Is Tesla Full-Self-Driving for real?

In this imaginary world:

  • Marge shows off her self-driving Model Y

  • George Jetson trekking in his flying car

  • A flying car, really?

What is all the Hype?

Electric cars that drive themselves? Humanoid Robots for the masses, solar powered grids? It’s 2023, not 2123. What’s all this crazy talk? It should take another fifty years to 100 years for these things, right?

So why the hyperbola now?

The sustainable industries in energy, transportation, and  labor have reached critical mass. Tesla is at the forefront of the technology boom with all these sector disruptions. Elon Musk’s predictions about these sectors are all coming true. The process has been slow and methodical so most folks payed little attention. These sectors have all been disrupted at the same time and at an unprecedented pace of growth.

1. Energy Sector: Megapack energy grid support- This is big business, bigger than the automotive sector.

2. Transportation Sector; Full Self-Driving TechnologyFSD is the hardest problem to solve, even harder than solving reusable rockets apparently. It took many years to solve but the FSD team has cracked it.

3. Labor Sector: Teslabot A task oriented working robot. It doesn’t talk yet but it looks around, figures out the area, and does what its told. Nice.

Nobody saw these emerging sector booms coming. Having mastered Artificial Intelligence, Electrified Cars, Robotic Workers, and Energy Storage emerging at the same time sets an unheard-of precedence. Even more impressive is advancing despite post-pandemic inflation and interest rate hike difficulties.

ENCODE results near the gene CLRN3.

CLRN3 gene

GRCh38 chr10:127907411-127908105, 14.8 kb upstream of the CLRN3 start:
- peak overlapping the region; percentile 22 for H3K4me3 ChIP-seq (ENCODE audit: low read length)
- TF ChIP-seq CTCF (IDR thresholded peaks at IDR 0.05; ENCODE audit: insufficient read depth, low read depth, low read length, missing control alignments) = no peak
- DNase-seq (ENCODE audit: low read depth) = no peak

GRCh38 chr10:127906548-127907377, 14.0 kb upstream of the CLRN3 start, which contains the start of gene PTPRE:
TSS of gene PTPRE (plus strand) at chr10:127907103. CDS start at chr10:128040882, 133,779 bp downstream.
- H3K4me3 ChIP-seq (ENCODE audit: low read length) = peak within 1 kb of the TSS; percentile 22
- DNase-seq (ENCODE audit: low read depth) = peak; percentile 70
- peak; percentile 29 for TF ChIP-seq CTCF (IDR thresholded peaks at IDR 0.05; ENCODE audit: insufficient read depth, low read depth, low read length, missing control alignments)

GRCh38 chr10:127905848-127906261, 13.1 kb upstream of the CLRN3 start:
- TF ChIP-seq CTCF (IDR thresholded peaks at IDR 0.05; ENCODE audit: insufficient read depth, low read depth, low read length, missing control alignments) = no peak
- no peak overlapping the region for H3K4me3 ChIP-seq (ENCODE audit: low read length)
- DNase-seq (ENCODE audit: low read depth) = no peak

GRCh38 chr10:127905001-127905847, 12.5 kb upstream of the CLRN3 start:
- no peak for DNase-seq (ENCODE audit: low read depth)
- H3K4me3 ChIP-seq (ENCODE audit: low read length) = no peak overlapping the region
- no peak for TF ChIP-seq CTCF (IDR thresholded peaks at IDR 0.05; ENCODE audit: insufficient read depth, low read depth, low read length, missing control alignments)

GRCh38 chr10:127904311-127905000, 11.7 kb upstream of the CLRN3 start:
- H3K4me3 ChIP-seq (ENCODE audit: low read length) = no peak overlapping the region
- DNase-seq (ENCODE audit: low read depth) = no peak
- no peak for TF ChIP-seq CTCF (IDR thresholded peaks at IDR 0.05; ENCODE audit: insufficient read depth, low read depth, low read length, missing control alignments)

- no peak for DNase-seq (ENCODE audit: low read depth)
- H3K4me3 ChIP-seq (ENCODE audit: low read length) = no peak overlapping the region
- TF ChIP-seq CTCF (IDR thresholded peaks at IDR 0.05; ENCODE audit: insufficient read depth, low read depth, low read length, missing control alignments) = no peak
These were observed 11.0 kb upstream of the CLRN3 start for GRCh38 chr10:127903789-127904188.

Advanced computers and software have become available to automate incredibly fast. All this new tech has come to fruition at the same time.  What was science fiction is now science fact. These days, artificial intelligence has bridged the gap between imagination and reality.

The full self-driving has the Tesla fan base spooled up. The future value of FSD is staggering. The maturation of this business model is on the visible horizon and those in the know can foresee the physical and economic results. There will be a revenue stream from a self-driving fleet. This capability will be licensed to other vehicle makers as another revenue stream. The FSD will also kick off the first real-world Artificial General Intelligence. These are very exciting times for Tesla fans.

Are self-driving cars even possible?

The acid test of artificial intelligence is- Can the software emulate what a human can do? We hope so. But humans make a lot of mistakes that make driving on the road dangerous. Version 12 of the software will be at least 10 times better than a human, hopefully 100 times better. When this goes to scale- probably in 2024, car transportation will be safer and cleaner than ever before.

Vision Perception Software Makes Self-Driving Possible